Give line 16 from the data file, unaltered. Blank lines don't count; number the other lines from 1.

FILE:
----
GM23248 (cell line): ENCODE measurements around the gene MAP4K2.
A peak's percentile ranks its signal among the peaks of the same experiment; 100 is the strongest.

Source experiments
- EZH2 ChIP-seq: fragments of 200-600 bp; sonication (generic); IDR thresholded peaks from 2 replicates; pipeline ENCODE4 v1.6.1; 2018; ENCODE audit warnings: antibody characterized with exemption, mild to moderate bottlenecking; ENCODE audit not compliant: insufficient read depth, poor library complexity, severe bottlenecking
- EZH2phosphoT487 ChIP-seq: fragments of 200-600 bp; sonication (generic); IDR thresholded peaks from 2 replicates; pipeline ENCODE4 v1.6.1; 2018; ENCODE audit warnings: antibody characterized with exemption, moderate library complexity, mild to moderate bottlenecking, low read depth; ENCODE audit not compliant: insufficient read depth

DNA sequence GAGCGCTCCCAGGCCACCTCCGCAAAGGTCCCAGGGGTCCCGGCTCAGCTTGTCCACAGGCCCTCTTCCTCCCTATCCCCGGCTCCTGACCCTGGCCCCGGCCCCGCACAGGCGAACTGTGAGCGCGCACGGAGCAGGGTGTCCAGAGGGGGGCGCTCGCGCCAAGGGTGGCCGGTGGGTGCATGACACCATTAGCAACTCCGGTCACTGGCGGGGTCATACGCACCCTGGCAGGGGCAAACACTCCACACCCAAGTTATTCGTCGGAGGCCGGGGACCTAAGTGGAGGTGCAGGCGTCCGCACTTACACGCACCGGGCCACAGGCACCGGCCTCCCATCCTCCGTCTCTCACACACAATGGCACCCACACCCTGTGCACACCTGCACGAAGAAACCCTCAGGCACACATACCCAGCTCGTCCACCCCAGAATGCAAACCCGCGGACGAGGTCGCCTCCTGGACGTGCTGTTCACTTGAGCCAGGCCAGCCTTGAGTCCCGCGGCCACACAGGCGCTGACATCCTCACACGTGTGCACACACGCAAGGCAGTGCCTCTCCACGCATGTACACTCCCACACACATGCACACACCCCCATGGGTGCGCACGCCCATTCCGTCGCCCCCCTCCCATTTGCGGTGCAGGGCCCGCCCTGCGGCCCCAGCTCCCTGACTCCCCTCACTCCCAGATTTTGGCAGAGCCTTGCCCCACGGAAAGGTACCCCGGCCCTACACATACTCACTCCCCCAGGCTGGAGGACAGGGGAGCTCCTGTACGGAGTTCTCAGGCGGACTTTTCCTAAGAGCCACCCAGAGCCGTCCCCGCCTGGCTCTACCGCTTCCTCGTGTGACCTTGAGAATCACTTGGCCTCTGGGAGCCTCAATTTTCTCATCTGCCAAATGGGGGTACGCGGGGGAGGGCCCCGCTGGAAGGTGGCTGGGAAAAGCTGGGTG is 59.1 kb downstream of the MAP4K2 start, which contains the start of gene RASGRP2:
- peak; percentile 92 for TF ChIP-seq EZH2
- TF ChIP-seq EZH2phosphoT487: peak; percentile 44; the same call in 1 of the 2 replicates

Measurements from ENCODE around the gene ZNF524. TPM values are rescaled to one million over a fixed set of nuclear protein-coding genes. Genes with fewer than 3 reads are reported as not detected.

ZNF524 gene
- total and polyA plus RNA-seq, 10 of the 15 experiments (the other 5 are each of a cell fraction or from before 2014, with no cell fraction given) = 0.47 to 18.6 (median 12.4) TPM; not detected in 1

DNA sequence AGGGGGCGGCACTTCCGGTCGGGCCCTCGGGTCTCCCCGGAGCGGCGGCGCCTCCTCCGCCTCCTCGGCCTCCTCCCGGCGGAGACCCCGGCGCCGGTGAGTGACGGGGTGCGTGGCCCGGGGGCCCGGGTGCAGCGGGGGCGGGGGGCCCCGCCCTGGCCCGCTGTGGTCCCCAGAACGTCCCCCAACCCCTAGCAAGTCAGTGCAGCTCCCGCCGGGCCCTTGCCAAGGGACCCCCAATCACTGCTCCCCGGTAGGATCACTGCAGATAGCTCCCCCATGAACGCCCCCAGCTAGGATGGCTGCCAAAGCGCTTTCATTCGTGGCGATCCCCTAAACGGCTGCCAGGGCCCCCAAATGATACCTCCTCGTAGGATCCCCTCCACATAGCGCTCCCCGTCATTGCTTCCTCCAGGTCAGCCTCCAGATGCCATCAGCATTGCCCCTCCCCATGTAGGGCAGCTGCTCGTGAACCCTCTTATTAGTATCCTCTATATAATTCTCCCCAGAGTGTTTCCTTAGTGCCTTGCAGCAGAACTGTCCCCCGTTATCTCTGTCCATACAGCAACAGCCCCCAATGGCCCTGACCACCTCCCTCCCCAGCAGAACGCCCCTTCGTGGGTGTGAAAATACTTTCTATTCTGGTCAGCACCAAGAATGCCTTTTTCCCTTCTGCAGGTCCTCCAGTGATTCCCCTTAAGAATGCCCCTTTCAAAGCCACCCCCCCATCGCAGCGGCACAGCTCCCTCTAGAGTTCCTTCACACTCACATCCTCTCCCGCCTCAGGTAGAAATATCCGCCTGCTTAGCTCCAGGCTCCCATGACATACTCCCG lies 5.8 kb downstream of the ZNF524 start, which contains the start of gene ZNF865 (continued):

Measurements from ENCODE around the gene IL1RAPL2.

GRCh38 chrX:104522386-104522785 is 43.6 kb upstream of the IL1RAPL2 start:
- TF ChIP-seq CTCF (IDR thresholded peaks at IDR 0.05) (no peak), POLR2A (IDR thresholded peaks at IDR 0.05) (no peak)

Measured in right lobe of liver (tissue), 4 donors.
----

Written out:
Measured in right lobe of liver (tissue), 4 donors.